Published on Thu Apr 09 2020

Client Selection and Bandwidth Allocation in Wireless Federated Learning Networks: A Long-Term Perspective

Jie Xu, Heqiang Wang

This paper studies federated learning (FL) in a classic wireless network. Learning clients share a common wireless link to a coordinating server to perform federated model training using their local data. In such wireless networks, optimizing the learning performance depends crucially on how clients are selected and how bandwidth is allocated.

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Abstract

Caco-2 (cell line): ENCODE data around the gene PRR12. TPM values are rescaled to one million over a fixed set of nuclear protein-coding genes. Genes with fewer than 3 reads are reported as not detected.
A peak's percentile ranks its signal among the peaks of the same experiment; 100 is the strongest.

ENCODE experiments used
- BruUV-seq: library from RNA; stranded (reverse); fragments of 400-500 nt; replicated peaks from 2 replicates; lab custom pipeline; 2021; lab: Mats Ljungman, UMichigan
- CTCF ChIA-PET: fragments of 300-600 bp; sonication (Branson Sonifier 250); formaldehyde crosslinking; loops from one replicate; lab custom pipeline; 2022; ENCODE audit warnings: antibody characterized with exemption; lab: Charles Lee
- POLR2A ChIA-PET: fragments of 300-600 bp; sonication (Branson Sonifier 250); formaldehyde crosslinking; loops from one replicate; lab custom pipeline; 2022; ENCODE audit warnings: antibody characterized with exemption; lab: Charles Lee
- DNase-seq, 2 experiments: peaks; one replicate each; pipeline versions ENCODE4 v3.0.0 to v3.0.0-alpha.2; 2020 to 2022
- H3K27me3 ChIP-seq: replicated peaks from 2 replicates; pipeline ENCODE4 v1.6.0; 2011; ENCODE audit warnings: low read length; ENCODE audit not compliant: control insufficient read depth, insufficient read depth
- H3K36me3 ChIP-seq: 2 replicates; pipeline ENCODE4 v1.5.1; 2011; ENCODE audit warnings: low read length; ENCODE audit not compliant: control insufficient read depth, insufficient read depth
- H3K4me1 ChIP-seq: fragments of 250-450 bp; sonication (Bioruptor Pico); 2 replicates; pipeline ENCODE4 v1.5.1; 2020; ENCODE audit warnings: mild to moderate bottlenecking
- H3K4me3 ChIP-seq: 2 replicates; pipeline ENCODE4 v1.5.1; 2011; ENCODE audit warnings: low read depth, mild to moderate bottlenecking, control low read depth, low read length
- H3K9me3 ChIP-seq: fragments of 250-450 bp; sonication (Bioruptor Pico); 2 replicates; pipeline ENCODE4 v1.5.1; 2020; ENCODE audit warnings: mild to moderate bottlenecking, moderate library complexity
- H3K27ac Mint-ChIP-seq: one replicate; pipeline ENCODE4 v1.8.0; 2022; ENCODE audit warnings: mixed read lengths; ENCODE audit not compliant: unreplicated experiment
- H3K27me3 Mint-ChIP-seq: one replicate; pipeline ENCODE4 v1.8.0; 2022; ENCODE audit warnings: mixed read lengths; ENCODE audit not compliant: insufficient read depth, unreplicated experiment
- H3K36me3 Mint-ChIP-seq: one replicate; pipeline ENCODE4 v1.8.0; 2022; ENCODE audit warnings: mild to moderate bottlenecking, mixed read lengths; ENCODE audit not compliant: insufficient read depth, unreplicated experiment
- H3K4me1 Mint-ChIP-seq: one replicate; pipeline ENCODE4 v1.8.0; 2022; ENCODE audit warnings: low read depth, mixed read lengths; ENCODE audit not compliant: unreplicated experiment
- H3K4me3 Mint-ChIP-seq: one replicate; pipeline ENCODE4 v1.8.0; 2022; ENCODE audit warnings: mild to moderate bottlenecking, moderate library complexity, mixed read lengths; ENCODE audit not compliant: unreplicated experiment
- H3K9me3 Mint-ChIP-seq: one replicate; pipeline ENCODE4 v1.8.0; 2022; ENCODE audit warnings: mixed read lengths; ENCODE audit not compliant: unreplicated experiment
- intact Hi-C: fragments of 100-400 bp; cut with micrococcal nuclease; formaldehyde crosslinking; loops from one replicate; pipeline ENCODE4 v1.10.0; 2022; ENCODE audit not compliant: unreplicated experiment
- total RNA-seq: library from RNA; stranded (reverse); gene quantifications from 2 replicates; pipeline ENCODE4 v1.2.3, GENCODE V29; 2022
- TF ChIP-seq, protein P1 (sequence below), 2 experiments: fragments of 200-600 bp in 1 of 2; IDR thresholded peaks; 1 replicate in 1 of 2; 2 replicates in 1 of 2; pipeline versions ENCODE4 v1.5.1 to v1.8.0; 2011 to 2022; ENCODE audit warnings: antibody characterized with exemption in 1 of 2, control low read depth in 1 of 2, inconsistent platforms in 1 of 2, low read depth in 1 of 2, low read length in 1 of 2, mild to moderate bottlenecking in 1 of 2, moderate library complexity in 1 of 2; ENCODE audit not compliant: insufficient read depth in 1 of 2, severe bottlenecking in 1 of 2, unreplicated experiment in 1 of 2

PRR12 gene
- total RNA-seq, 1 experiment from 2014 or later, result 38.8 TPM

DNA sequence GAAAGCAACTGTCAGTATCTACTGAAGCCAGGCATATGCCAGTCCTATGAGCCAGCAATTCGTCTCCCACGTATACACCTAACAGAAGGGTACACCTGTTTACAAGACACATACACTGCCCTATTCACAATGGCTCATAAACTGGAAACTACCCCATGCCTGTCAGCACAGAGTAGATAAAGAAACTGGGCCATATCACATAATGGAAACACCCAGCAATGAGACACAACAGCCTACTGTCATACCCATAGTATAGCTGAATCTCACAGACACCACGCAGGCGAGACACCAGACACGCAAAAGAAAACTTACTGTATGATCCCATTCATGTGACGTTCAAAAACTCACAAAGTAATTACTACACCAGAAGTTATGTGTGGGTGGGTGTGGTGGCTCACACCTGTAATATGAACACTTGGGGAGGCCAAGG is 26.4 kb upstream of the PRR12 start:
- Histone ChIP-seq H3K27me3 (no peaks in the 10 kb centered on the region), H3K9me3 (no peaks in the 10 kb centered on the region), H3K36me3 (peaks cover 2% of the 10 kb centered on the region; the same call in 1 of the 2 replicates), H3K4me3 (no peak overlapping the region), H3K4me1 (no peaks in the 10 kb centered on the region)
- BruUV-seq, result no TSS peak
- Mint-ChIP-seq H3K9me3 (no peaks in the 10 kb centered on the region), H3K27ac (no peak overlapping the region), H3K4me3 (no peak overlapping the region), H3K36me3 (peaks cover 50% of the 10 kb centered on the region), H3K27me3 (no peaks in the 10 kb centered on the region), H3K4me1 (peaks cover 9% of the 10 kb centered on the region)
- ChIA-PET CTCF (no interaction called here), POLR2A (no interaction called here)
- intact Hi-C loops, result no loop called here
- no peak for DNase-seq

This paper studies federated learning (FL) in a classic wireless network, where learning clients share a common wireless link to a coordinating server to perform federated model training using their local data. In such wireless federated learning networks (WFLNs), optimizing the learning performance depends crucially on how clients are selected and how bandwidth is allocated among the selected clients in every learning round, as both radio and client energy resources are limited. While existing works have made some attempts to allocate the limited wireless resources to optimize FL, they focus on the problem in individual learning rounds, overlooking an inherent yet critical feature of federated learning. This paper brings a new long-term perspective to resource allocation in WFLNs, realizing that learning rounds are not only temporally interdependent but also have varying significance towards the final learning outcome. To this end, we first design data-driven experiments to show that different temporal client selection patterns lead to considerably different learning performance. With the obtained insights, we formulate a stochastic optimization problem for joint client selection and bandwidth allocation under long-term client energy constraints, and develop a new algorithm that utilizes only currently available wireless channel information but can achieve long-term performance guarantee. Further experiments show that our algorithm results in the desired temporal client selection pattern, is adaptive to changing network environments and far outperforms benchmarks that ignore the long-term effect of FL.